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Search and Brand Truth

August 10, 2013

Tom Foremski has written an interesting series of posts about and implications of Google’s desire for search purity.

His net conclusion is that it’s going to force PR agencies to change their business model.

He states:

“Some commentators to my posts have said that PR agencies do more than create and distribute press releases. It’s true. But now that Google is looking for signals in many places, any form of paid promotion, guest posts, paid-for columns, paid-for Facebook friends, paid-for Twitter followers, etc, all have the potential to muddy the purity of its index, and Google hates that. That’s what scammers do. 

In Google’s world, there is no need to trick its index with PR and false signals of popularity. If you truly do have a better product, service, or mousetrap, Google will make sure that the world beats a path to your door.”

Tom suggests that PR is about playing with the truth and trying to trick Google into giving your brand a higher ranking, which clearly isn’t going to work anymore.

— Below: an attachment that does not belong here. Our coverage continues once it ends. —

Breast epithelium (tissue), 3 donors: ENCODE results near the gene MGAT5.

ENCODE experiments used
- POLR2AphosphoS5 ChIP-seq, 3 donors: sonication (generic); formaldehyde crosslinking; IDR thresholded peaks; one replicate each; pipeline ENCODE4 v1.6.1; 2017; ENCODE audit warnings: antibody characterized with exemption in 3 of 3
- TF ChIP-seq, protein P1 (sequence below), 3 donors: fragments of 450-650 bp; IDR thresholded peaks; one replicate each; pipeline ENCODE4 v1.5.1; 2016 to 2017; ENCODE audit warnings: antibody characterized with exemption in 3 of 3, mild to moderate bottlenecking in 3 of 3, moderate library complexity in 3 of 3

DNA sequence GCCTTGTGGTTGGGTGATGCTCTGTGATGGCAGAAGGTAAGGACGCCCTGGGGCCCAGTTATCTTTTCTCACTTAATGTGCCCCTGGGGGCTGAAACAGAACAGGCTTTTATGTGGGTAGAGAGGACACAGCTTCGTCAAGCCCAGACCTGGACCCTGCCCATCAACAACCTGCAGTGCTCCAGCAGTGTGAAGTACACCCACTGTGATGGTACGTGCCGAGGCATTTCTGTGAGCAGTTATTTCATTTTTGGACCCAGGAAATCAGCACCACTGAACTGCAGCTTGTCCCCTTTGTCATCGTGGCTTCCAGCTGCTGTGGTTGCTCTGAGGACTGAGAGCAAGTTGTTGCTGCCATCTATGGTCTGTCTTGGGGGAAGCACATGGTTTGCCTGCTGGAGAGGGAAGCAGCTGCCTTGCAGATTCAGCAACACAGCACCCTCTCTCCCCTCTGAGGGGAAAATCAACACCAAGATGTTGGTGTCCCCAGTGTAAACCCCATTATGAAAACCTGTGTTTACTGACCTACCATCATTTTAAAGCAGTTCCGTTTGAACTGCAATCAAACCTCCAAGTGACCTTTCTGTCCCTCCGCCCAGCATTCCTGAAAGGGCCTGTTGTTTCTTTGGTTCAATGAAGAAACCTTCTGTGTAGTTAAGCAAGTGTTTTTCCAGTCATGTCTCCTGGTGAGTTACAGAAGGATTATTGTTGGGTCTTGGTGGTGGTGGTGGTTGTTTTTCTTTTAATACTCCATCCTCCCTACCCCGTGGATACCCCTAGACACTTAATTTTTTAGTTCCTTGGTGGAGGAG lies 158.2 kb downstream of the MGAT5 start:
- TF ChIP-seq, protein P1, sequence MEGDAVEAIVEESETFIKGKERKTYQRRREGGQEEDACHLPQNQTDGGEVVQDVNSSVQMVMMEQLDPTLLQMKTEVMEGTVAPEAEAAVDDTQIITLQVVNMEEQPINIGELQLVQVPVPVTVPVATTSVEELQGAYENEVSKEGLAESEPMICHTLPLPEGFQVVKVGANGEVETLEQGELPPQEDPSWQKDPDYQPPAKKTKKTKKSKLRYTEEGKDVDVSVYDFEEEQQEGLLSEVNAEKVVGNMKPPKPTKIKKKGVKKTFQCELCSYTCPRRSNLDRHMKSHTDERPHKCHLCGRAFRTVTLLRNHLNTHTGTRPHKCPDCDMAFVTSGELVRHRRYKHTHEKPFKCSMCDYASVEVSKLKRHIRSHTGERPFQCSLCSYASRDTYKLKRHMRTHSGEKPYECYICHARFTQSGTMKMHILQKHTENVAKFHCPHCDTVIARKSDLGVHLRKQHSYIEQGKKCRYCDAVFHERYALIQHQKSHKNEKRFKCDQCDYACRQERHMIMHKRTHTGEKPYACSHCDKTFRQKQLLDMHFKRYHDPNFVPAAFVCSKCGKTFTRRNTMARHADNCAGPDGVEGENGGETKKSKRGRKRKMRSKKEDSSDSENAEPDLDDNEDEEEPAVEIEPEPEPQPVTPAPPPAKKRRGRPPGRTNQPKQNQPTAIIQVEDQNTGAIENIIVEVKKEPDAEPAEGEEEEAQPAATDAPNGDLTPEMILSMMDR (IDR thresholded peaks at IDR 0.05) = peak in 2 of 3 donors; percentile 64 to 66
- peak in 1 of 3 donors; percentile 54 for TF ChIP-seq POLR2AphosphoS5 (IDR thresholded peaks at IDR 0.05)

Here’s Tom’s explanation of what Google is up to…

It’s not just press releases. PR agencies increasingly create a lot of content for their clients ranging from guest posts, guest columns, to feature length articles. These are published in many different places, they contain links, and are designed to promote the client company. 

Any actions designed to improve a company’s PageRank is automatically flagged by Google and can result in a penalty.

Lots of links, lots of repeated key words, and multiple postings of a press release to different sites, are all red flags to Google under the new rules. Such actions are viewed by Google as blatant attempts to trick its algorithm into ranking a site higher than its allotted position. 

Yet these have all become standard practices at PR agencies.”

Surely, what applies for PR, also applies is some way for advertising?

We are now in a world where it’s so easy for consumers to find the real story behind the product and service, that it’s practically impossible to get away with faking it.

Ad agencies play a critical role in helping our clients make and deliver the best products and services they can.

So their brands remain dynamic, relevant and differentiated, we need to help them innovate.

We need to help them find the truth in their brands and find clever and interesting ways to bring that truth to life life,  which is also probably the new role of the PR agency!


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